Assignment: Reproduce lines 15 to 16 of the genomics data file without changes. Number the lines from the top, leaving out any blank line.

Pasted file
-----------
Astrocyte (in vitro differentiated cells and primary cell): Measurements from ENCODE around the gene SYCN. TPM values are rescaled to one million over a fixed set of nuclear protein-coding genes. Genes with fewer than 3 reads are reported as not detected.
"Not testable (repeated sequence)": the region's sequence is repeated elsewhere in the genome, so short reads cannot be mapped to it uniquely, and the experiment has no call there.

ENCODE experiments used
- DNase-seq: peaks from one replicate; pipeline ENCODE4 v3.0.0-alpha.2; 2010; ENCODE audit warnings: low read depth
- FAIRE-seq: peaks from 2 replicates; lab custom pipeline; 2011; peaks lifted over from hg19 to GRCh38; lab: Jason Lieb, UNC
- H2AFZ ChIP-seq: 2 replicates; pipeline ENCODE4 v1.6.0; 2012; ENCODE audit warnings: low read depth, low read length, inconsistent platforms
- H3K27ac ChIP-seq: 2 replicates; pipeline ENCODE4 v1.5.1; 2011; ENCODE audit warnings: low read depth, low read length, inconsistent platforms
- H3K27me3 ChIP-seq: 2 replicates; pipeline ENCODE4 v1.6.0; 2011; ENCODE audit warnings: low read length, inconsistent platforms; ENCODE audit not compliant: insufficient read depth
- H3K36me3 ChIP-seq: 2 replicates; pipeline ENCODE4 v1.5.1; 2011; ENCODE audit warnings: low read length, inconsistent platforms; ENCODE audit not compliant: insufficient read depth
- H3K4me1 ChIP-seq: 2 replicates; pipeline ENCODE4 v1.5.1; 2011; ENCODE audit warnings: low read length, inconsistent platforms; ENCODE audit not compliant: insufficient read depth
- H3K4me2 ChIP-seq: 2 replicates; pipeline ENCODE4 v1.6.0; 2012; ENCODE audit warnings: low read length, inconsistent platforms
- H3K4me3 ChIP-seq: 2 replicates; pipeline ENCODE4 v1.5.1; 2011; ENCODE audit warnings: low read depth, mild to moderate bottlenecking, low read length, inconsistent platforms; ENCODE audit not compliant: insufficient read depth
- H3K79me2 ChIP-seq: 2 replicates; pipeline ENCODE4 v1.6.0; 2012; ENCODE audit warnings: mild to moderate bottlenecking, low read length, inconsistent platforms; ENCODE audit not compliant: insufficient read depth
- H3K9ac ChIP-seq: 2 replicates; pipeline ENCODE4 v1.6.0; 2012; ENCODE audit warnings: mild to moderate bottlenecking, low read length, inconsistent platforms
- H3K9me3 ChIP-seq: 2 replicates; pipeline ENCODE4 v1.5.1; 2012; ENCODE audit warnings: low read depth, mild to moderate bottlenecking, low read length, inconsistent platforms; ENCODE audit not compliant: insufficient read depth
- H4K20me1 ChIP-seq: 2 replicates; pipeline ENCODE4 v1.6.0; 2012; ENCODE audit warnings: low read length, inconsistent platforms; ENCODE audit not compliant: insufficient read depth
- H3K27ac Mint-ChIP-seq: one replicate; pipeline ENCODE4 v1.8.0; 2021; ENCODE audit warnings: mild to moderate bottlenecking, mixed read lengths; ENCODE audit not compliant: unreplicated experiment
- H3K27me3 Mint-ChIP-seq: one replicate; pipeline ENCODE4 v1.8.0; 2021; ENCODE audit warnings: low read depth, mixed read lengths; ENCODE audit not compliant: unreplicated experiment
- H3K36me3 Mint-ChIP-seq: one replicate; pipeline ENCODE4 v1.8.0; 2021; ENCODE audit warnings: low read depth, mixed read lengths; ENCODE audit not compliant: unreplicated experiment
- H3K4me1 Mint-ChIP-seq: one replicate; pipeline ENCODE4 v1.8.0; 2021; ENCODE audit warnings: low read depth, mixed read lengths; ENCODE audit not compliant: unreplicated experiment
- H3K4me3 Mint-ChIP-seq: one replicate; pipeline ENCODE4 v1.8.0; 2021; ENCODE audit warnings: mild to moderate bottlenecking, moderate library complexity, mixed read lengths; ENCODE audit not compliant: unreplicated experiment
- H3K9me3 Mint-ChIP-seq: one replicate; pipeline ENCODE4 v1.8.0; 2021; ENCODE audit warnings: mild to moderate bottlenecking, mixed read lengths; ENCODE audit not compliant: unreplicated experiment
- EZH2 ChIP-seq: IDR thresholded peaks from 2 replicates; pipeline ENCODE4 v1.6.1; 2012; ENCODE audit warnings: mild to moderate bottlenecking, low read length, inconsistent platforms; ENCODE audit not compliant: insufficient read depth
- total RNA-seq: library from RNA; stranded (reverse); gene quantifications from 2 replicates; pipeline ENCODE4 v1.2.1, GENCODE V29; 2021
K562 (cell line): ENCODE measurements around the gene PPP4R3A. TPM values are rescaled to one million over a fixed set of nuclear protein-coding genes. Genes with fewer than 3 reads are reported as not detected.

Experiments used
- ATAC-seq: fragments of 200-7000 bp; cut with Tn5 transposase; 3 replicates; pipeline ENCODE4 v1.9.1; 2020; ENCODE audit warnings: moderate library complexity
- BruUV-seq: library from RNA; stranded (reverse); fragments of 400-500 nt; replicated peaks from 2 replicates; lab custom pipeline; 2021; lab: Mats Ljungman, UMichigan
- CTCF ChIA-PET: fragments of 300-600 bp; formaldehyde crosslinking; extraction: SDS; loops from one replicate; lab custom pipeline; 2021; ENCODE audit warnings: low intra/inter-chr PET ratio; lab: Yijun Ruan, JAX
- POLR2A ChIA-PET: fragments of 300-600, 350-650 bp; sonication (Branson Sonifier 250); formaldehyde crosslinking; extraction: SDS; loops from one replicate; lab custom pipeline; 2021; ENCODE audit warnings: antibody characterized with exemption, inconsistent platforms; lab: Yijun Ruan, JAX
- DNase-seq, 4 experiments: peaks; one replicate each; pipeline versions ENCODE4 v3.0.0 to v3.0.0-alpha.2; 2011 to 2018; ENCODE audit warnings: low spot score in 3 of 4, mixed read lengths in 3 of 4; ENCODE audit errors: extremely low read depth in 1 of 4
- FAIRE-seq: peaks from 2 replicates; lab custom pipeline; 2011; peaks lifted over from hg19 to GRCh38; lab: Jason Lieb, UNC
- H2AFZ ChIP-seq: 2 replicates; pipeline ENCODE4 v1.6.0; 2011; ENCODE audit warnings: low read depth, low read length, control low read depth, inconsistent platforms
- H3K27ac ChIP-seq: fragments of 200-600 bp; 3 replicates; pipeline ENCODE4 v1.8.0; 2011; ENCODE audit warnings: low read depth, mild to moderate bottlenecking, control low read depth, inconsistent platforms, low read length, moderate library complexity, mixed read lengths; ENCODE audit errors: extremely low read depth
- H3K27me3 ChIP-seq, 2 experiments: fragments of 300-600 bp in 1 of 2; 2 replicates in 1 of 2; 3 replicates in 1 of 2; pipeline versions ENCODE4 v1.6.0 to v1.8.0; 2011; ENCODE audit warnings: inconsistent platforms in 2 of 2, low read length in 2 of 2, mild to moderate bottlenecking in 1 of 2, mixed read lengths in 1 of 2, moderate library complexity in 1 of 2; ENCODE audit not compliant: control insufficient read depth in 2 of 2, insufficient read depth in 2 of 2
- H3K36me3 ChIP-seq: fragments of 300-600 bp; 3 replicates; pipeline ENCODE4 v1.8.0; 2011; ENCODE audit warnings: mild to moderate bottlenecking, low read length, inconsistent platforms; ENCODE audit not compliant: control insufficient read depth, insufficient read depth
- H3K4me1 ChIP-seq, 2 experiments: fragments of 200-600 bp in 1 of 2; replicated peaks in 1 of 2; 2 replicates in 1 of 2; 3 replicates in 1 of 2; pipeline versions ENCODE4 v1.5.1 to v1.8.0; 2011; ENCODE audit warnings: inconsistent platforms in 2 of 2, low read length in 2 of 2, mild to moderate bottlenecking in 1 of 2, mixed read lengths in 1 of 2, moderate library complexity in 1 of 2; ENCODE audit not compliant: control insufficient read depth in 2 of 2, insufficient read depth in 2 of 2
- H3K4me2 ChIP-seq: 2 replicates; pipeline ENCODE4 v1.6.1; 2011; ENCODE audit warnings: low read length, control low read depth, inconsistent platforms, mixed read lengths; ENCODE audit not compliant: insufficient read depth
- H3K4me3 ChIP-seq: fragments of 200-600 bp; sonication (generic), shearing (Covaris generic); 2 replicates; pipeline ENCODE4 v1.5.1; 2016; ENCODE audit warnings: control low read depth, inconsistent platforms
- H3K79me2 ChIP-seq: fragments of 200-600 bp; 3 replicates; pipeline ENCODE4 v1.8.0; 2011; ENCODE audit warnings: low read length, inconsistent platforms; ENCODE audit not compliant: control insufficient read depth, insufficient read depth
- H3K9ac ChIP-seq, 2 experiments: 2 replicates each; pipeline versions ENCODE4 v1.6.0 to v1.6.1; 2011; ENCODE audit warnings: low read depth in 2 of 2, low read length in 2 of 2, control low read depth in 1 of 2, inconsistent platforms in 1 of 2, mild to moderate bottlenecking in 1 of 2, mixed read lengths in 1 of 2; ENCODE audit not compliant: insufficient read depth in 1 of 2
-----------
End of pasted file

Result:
- H3K9me3 ChIP-seq: 2 replicates; pipeline ENCODE4 v1.5.1; 2012; ENCODE audit warnings: low read depth, mild to moderate bottlenecking, low read length, inconsistent platforms; ENCODE audit not compliant: insufficient read depth
- H4K20me1 ChIP-seq: 2 replicates; pipeline ENCODE4 v1.6.0; 2012; ENCODE audit warnings: low read length, inconsistent platforms; ENCODE audit not compliant: insufficient read depth